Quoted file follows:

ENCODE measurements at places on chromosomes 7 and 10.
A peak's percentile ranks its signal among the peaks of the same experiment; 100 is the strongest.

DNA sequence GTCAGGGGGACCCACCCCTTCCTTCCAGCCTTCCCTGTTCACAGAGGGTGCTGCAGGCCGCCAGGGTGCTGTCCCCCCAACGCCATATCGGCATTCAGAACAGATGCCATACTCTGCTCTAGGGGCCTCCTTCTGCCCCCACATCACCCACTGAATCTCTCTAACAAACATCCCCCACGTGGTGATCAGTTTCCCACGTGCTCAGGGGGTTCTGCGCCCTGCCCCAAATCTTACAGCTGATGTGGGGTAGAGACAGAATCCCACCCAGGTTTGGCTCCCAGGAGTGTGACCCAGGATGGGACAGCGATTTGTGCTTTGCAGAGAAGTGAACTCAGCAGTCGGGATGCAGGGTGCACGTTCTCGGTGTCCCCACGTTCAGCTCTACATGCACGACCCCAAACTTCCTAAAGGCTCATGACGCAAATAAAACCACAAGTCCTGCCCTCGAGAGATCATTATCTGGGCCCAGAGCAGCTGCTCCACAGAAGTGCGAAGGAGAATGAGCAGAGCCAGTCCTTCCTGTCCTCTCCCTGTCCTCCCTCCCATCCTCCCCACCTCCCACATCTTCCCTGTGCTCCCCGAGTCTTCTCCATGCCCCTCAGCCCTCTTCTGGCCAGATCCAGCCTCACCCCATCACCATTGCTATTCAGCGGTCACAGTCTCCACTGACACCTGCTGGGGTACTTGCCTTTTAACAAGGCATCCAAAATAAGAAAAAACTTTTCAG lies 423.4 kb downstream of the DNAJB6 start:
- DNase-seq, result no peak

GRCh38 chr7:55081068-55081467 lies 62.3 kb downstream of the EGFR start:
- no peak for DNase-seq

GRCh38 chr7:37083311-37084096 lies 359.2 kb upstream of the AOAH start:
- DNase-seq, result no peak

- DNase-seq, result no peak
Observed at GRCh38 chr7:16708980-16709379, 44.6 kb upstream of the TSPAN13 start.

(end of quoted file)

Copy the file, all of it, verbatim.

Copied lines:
ENCODE measurements at places on chromosomes 7 and 10.
A peak's percentile ranks its signal among the peaks of the same experiment; 100 is the strongest.

DNA sequence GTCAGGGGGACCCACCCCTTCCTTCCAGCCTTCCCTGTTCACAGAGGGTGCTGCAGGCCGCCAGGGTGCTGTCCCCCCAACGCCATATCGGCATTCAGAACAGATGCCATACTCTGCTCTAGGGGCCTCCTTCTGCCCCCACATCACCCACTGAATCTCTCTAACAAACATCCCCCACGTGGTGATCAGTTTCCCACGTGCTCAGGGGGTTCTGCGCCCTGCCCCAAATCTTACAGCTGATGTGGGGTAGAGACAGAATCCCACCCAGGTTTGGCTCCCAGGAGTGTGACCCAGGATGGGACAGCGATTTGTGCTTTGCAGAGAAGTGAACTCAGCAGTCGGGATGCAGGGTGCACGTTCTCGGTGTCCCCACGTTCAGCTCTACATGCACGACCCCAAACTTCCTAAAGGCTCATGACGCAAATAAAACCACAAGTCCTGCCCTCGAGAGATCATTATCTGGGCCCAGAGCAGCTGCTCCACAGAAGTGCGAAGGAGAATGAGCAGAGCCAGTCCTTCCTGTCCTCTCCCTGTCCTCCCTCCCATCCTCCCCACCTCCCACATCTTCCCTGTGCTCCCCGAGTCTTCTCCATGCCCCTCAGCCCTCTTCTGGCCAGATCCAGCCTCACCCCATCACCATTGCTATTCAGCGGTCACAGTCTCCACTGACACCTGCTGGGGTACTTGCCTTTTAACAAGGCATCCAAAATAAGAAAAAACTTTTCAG lies 423.4 kb downstream of the DNAJB6 start:
- DNase-seq, result no peak

GRCh38 chr7:55081068-55081467 lies 62.3 kb downstream of the EGFR start:
- no peak for DNase-seq

GRCh38 chr7:37083311-37084096 lies 359.2 kb upstream of the AOAH start:
- DNase-seq, result no peak

- DNase-seq, result no peak
Observed at GRCh38 chr7:16708980-16709379, 44.6 kb upstream of the TSPAN13 start.